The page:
Saturday - no Spanish class. We are off to Yelapa, which we have been told by the Lonely Planet is 45 minutes by water taxi. We decide to take the Dramamine, just in case (wouldn't want to ruin an entire day - though I heard that the best cure for seasickness is liquor - and there is plenty of that in Vallarta), and then to have breakfast at one of their lovely restaurants. The boat is full with many well-humoured people including my seatmate, Simon, who is one funny guy. On the journey, our driver suddenly stops - a giant sea turtle. "Extra bonus," the boatman says.
When we arrive at Yelapa, we get off the pier near town, which is a well choreographed event. We step off the boat when the wave comes in.
One of out boatmen suggests that we go see the waterfalls, and then go down to the beach. Our thoughts are on breakfast. But breakfast is not obvious from the pier. We walk up and around the streets, (emphasis on up). We follow the path/walkway, and find stairs to a restaurant. A beautiful view for our breakfast. BJ checks out the restaurant; after a thumbs up, I climb the many stairs. BJ is off to the bathroom when the restaurant owner approaches me, "I'm sorry, we're closed." Our idea of having breakfast on Yelapa is sounding like a bad idea. Before the next leg of the journey, I visit the rather unusual bathroom:
Yep, that's gravel on the floor.
We continue along the path, deciding that we will eat on the beach as there are no other obvious places. As I glance left, I see that the beach is behind us. My instinct says, "Stop, go no further." When I see people approaching, I ask where the path is to the beach. At the top of the path, we are told, pointing in the direction we came from. We retrace our steps and up we go, to find the stairs that lead us down to the beach.
We reach sea level, and find a restaurant immediately.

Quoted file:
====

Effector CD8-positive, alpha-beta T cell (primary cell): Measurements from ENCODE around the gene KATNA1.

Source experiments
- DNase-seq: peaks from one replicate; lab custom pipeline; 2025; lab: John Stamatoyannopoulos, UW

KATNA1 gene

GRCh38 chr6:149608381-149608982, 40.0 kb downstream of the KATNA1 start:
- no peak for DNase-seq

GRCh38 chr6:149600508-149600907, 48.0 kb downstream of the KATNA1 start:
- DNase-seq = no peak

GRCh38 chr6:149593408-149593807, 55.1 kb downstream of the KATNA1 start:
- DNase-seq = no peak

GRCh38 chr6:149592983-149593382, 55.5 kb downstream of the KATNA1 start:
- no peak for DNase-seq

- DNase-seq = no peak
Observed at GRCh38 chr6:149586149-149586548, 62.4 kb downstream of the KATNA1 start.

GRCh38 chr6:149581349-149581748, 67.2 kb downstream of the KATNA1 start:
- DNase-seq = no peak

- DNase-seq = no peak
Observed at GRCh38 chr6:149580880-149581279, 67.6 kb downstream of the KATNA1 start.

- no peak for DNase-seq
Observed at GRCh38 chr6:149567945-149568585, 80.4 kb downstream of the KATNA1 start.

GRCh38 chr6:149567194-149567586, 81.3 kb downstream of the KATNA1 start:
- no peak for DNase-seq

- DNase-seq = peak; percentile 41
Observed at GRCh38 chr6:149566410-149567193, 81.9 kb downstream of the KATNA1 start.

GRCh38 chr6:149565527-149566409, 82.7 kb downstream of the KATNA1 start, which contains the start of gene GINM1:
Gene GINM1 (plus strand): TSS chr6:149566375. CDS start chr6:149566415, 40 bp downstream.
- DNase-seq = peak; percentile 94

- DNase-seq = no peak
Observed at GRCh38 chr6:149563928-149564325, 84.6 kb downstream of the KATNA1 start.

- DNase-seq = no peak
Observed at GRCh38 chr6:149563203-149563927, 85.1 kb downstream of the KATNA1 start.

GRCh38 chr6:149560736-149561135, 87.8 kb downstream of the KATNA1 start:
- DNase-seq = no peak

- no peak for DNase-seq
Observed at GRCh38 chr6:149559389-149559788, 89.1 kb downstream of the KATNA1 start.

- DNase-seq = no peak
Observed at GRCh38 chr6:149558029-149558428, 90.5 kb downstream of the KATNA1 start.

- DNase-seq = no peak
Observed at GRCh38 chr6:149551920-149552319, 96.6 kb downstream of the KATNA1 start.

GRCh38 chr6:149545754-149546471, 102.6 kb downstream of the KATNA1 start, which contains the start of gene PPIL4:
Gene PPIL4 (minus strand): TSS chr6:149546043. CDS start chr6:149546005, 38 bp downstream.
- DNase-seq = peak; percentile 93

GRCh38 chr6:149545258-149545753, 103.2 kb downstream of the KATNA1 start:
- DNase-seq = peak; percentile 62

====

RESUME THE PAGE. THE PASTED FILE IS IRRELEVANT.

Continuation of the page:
Our breakfast is Heuvos Rancheros and waffles. What time is it you might ask? 13:00 hours.
And off we are to the beach:
We are told that our departure is at 3 o'clock. I have already heard stories from home about overnights in Yelapa (which everyone enjoyed). As this is our final night in Puerto Vallarta, there is much to see - we do not want to miss our boat. Our guides decide that the waves are too high and we have to get onto the boat from the ladder on the other pier. Off we trek to the north side of the cove. Again, the choreography of boat boarding.
The journey back is full of good humour, some of it Margarita-induced. I sit beside Simon again, and spend most of the return trip laughing.
The ocean has stepped up the pace since the morning. By the time we arrive in Puerto Vallarta, I have a left arm soaking with sea spray.
Back on solid land, I head to the pool. The sun begins to sink in the sky.
We spend our last evening eating camarones al ajo and shopping for gifts. We walk the Malecon one more time, and though we are excited to go to the club, a midnight start time is too much for these busy gals. So I lay in my bed, hear the festive sounds of party-time in Puerto Vallarta, put in my ear plugs for the last time, and dream of dancing.
The next day, we forgo breakfast for more shopping. While I wait for our fresh squeezed orange juice to be squeezed, BJ finds a bookstore. A bookstore with two cats. One named Chapter, the other Verse. Chapter has not returned from the evening before. The owner is worried.
We wander back to our hotel and see an amazing display of necklaces at the vendors:
At the hotel, we order our taxi, which now costs less than half of the fee that we paid from the airport. This is the way. North we go past hotels, and shops, Wal Mart and Subway.
Buenos Tardes, Puerto Vallarta....